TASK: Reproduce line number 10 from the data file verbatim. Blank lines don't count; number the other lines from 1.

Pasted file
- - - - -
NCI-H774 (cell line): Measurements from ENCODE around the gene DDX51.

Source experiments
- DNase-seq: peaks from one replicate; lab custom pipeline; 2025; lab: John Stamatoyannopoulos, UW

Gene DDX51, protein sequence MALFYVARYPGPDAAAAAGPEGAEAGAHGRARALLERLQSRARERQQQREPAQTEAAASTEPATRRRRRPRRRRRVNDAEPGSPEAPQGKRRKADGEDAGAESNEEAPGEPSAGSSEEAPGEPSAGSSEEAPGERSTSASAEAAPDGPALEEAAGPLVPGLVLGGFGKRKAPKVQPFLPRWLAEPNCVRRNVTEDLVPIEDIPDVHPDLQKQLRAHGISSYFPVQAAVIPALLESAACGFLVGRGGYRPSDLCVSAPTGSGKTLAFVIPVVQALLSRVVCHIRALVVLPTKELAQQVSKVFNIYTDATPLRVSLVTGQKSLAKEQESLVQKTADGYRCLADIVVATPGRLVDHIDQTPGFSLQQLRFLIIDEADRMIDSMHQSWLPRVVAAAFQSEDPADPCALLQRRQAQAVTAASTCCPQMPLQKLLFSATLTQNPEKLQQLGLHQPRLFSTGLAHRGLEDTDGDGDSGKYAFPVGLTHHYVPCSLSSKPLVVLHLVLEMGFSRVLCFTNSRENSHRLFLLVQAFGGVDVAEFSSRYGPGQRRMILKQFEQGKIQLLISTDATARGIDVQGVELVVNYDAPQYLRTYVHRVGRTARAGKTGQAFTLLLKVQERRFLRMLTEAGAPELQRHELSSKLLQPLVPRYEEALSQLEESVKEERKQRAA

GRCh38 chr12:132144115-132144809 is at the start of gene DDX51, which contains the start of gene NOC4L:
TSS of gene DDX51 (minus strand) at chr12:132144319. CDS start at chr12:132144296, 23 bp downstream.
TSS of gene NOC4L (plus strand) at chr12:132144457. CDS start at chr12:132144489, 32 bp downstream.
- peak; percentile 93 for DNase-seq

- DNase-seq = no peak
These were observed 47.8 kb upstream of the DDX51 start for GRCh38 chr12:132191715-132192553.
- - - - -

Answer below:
These were observed 47.8 kb upstream of the DDX51 start for GRCh38 chr12:132191715-132192553.